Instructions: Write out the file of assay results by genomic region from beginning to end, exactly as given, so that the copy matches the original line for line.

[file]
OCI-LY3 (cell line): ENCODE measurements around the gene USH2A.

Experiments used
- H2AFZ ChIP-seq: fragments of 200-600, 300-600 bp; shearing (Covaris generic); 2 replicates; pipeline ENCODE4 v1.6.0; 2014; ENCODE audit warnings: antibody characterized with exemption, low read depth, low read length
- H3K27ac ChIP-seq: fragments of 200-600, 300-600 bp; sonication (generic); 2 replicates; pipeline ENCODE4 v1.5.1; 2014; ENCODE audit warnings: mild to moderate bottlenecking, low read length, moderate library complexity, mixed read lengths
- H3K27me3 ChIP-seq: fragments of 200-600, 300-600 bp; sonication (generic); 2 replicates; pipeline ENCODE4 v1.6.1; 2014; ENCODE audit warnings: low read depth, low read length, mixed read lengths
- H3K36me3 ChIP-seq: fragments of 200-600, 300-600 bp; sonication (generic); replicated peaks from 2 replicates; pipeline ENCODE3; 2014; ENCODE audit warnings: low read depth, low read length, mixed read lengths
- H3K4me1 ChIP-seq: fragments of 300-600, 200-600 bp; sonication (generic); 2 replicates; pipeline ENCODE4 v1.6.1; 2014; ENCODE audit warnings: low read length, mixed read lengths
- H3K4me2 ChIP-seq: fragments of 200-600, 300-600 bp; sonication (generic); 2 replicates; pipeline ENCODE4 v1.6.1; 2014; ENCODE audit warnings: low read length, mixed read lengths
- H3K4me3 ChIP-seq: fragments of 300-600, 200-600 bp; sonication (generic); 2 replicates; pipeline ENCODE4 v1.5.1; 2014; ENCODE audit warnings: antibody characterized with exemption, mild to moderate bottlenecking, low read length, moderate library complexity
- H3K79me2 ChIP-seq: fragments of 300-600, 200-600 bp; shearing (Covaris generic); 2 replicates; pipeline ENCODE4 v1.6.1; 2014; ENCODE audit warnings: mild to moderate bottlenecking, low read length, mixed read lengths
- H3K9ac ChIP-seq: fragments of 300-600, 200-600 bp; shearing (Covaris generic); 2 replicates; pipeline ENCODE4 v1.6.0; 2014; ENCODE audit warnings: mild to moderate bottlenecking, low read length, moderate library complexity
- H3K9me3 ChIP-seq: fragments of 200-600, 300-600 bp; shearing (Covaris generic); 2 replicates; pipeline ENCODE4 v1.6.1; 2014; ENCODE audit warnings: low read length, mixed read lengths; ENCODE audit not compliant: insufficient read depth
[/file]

OCI-LY3 (cell line): ENCODE measurements around the gene USH2A.

Experiments used
- H2AFZ ChIP-seq: fragments of 200-600, 300-600 bp; shearing (Covaris generic); 2 replicates; pipeline ENCODE4 v1.6.0; 2014; ENCODE audit warnings: antibody characterized with exemption, low read depth, low read length
- H3K27ac ChIP-seq: fragments of 200-600, 300-600 bp; sonication (generic); 2 replicates; pipeline ENCODE4 v1.5.1; 2014; ENCODE audit warnings: mild to moderate bottlenecking, low read length, moderate library complexity, mixed read lengths
- H3K27me3 ChIP-seq: fragments of 200-600, 300-600 bp; sonication (generic); 2 replicates; pipeline ENCODE4 v1.6.1; 2014; ENCODE audit warnings: low read depth, low read length, mixed read lengths
- H3K36me3 ChIP-seq: fragments of 200-600, 300-600 bp; sonication (generic); replicated peaks from 2 replicates; pipeline ENCODE3; 2014; ENCODE audit warnings: low read depth, low read length, mixed read lengths
- H3K4me1 ChIP-seq: fragments of 300-600, 200-600 bp; sonication (generic); 2 replicates; pipeline ENCODE4 v1.6.1; 2014; ENCODE audit warnings: low read length, mixed read lengths
- H3K4me2 ChIP-seq: fragments of 200-600, 300-600 bp; sonication (generic); 2 replicates; pipeline ENCODE4 v1.6.1; 2014; ENCODE audit warnings: low read length, mixed read lengths
- H3K4me3 ChIP-seq: fragments of 300-600, 200-600 bp; sonication (generic); 2 replicates; pipeline ENCODE4 v1.5.1; 2014; ENCODE audit warnings: antibody characterized with exemption, mild to moderate bottlenecking, low read length, moderate library complexity
- H3K79me2 ChIP-seq: fragments of 300-600, 200-600 bp; shearing (Covaris generic); 2 replicates; pipeline ENCODE4 v1.6.1; 2014; ENCODE audit warnings: mild to moderate bottlenecking, low read length, mixed read lengths
- H3K9ac ChIP-seq: fragments of 300-600, 200-600 bp; shearing (Covaris generic); 2 replicates; pipeline ENCODE4 v1.6.0; 2014; ENCODE audit warnings: mild to moderate bottlenecking, low read length, moderate library complexity
- H3K9me3 ChIP-seq: fragments of 200-600, 300-600 bp; shearing (Covaris generic); 2 replicates; pipeline ENCODE4 v1.6.1; 2014; ENCODE audit warnings: low read length, mixed read lengths; ENCODE audit not compliant: insufficient read depth